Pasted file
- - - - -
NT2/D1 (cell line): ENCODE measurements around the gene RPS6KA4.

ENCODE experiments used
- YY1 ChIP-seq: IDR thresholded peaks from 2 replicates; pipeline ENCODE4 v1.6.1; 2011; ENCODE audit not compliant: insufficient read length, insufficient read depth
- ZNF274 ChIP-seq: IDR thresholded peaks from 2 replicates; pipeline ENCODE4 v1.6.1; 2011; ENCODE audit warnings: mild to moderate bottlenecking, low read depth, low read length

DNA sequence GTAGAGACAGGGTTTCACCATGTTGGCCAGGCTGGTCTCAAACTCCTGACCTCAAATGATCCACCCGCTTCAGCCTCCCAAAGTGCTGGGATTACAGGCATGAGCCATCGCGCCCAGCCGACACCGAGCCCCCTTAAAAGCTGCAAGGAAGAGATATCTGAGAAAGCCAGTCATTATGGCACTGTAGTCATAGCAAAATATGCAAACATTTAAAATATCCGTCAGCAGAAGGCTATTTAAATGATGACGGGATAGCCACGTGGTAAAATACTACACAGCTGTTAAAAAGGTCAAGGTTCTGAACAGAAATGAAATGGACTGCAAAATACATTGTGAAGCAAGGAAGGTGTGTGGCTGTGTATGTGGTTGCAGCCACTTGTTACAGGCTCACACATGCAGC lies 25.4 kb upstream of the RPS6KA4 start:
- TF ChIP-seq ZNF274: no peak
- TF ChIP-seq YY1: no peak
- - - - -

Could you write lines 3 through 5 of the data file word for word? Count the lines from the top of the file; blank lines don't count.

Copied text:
- YY1 ChIP-seq: IDR thresholded peaks from 2 replicates; pipeline ENCODE4 v1.6.1; 2011; ENCODE audit not compliant: insufficient read length, insufficient read depth
- ZNF274 ChIP-seq: IDR thresholded peaks from 2 replicates; pipeline ENCODE4 v1.6.1; 2011; ENCODE audit warnings: mild to moderate bottlenecking, low read depth, low read length

DNA sequence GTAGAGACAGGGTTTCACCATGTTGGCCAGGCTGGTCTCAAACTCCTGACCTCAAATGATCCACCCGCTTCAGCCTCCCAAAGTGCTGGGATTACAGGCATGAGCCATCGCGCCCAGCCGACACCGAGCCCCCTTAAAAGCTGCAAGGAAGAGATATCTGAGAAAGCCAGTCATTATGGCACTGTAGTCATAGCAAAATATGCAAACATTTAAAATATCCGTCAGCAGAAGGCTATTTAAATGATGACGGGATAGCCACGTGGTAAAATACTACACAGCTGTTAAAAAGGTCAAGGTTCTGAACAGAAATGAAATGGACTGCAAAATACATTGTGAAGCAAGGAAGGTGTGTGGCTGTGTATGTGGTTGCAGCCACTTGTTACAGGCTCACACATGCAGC lies 25.4 kb upstream of the RPS6KA4 start: